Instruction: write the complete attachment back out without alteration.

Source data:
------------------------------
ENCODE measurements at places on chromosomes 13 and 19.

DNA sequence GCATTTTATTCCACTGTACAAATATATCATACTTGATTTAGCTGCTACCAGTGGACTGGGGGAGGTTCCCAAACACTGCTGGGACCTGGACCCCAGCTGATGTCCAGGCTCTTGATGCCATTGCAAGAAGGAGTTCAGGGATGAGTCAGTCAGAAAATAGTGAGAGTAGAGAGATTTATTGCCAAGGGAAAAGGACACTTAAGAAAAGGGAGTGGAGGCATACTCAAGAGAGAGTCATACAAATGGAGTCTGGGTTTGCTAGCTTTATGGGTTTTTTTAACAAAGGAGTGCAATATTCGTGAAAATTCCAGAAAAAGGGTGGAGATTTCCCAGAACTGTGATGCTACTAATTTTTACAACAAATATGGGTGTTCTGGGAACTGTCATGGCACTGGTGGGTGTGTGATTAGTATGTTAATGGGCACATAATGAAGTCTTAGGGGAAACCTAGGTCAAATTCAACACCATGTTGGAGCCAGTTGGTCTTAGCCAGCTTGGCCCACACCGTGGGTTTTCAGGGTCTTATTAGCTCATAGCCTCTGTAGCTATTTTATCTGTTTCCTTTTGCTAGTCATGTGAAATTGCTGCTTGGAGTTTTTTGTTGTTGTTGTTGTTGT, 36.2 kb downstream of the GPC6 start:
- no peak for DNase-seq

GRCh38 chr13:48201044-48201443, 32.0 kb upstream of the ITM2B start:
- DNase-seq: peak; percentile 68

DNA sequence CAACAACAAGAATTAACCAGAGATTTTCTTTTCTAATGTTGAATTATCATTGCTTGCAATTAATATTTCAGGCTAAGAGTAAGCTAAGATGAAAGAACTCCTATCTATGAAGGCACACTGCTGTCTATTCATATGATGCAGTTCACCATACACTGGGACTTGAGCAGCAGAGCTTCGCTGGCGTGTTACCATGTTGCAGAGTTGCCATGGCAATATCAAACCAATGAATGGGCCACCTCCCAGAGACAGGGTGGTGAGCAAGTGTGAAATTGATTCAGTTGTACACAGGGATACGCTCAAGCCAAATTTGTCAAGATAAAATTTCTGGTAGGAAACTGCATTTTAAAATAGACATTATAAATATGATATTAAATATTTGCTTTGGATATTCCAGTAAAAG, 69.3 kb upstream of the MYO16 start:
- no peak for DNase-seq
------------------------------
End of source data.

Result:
ENCODE measurements at places on chromosomes 13 and 19.

DNA sequence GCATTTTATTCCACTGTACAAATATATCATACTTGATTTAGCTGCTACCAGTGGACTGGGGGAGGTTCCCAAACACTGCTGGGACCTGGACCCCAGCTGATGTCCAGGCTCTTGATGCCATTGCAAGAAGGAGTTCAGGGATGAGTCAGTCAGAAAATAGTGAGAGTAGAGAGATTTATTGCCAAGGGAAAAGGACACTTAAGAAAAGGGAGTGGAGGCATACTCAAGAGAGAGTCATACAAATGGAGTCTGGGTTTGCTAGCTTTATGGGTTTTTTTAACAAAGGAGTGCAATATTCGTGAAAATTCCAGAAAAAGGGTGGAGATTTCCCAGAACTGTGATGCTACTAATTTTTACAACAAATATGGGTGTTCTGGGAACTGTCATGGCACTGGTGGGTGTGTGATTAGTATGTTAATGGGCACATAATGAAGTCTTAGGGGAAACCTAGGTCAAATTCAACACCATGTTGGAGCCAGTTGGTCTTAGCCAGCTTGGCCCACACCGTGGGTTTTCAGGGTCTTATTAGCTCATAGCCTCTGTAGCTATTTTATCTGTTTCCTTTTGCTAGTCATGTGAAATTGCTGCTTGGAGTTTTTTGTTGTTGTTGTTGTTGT, 36.2 kb downstream of the GPC6 start:
- no peak for DNase-seq

GRCh38 chr13:48201044-48201443, 32.0 kb upstream of the ITM2B start:
- DNase-seq: peak; percentile 68

DNA sequence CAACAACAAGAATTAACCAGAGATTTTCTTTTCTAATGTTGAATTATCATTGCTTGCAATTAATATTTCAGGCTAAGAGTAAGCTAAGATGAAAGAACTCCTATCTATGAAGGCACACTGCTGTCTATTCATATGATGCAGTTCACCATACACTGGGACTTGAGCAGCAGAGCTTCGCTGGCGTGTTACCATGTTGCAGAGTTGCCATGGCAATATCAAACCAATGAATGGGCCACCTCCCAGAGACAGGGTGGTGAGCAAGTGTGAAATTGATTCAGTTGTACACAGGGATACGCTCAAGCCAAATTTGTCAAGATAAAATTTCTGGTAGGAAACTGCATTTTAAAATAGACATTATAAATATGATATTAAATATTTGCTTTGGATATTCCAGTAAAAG, 69.3 kb upstream of the MYO16 start:
- no peak for DNase-seq